Imperative vs functional : cannot move out of a shared reference

I understood that using iterators is idiomatic in Rust, but I face a problem.
In the imperative code, it works fine, but in the functional one, m is now a reference, and I can't dereference it like in the comment, or I get the error: cannot move out of *m which is behind a shared reference.

Note that in the end, I want a Vec<MsgSpec>.

imperative style:

let msg_errs_tuples: Vec<(MsgSpec, String)> = ... ;

let mut msgs = vec![];
let mut errs = vec![];
for (m, e) in msg_errs_tuples {

functional style:

let msg_errs_tuples: Vec<(MsgSpec, String)> = ... ;

let (msgs, errs) = msg_errs_tuples.iter()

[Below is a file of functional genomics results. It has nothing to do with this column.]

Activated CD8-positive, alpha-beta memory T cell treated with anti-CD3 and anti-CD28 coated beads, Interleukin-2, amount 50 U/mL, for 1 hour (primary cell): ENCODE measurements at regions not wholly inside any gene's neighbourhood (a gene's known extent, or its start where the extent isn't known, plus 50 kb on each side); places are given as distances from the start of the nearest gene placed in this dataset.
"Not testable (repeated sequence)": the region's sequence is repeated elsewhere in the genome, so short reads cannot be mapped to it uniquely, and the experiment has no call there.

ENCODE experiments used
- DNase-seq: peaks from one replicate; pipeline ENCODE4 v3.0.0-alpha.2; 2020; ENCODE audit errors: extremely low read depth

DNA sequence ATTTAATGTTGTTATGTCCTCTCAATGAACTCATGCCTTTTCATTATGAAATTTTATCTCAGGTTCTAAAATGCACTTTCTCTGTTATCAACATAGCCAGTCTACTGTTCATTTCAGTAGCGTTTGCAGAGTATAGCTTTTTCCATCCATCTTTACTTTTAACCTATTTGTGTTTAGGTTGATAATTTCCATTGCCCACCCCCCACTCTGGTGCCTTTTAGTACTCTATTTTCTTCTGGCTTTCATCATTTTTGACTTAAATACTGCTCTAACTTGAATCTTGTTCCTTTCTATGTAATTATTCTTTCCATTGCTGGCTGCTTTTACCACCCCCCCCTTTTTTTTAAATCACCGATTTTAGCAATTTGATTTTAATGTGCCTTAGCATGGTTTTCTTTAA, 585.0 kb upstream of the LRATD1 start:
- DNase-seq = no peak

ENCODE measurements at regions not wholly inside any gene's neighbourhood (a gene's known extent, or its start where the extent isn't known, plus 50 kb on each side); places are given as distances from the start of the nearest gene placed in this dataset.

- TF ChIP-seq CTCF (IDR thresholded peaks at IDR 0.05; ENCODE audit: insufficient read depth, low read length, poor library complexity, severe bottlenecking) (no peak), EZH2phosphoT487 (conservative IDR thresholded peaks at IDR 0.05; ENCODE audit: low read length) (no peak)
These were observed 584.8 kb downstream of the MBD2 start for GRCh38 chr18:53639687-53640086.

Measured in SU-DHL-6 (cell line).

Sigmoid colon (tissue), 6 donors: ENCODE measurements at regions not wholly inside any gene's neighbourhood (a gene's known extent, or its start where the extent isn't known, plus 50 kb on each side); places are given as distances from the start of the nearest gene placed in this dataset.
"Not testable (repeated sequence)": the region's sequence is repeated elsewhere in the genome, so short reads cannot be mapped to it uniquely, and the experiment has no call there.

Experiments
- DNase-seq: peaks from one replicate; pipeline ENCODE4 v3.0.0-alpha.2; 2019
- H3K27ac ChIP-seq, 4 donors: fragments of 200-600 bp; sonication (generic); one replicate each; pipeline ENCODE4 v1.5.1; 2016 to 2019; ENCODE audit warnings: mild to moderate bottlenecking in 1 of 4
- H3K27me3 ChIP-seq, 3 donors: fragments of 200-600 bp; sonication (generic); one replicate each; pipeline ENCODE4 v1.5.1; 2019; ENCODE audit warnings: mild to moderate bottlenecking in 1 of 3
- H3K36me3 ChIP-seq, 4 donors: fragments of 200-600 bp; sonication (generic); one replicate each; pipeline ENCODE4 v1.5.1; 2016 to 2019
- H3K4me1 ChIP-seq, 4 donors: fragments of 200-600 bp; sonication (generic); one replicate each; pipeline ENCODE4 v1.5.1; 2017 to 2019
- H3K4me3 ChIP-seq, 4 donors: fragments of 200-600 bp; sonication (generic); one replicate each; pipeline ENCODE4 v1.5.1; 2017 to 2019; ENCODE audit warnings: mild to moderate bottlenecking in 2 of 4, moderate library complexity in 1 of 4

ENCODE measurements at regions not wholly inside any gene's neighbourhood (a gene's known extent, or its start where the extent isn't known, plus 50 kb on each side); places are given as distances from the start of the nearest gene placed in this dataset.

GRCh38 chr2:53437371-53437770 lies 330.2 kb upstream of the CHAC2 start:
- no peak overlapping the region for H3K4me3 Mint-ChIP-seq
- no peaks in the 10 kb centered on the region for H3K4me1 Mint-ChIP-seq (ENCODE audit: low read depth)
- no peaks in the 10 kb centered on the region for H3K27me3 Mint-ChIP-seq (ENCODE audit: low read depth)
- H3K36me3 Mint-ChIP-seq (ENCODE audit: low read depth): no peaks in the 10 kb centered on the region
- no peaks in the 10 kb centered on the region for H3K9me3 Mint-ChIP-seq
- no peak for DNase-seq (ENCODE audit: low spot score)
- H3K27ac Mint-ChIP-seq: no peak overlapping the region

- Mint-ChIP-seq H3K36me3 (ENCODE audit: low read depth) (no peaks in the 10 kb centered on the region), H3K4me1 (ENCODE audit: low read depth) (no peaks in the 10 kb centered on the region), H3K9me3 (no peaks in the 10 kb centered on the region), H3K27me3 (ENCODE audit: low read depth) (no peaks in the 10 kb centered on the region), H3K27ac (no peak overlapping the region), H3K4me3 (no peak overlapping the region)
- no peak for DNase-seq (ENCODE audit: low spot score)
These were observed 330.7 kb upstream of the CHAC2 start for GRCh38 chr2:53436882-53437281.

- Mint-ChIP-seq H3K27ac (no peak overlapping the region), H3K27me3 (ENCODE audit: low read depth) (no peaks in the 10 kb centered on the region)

.fold((Vec::<MsgSpec>::new(), Vec::new()), |(mut msgs, mut errs), (m, e)| {
//        let a:MsgSpec = *m;
        (msgs, errs)

Can someone explain me what's going on here ?


Use the into_iter method instead of iter. More details here.

.iter() borrows the vector and yields references to its contents.

.into_iter() consumes the vector and yields its concepts by value. The for loop is equivalent to calling into_iter.

1 Like

Oh thanks ! That was so simple !

So if I understood well:
with iter() I had a reference to the tuple, so I could not move its content.
with into_iter() I a really have the tuple, so I can do whatever I want with its content.

That's it ?

Thank you again !

1 Like

Yes, that's exactly correct.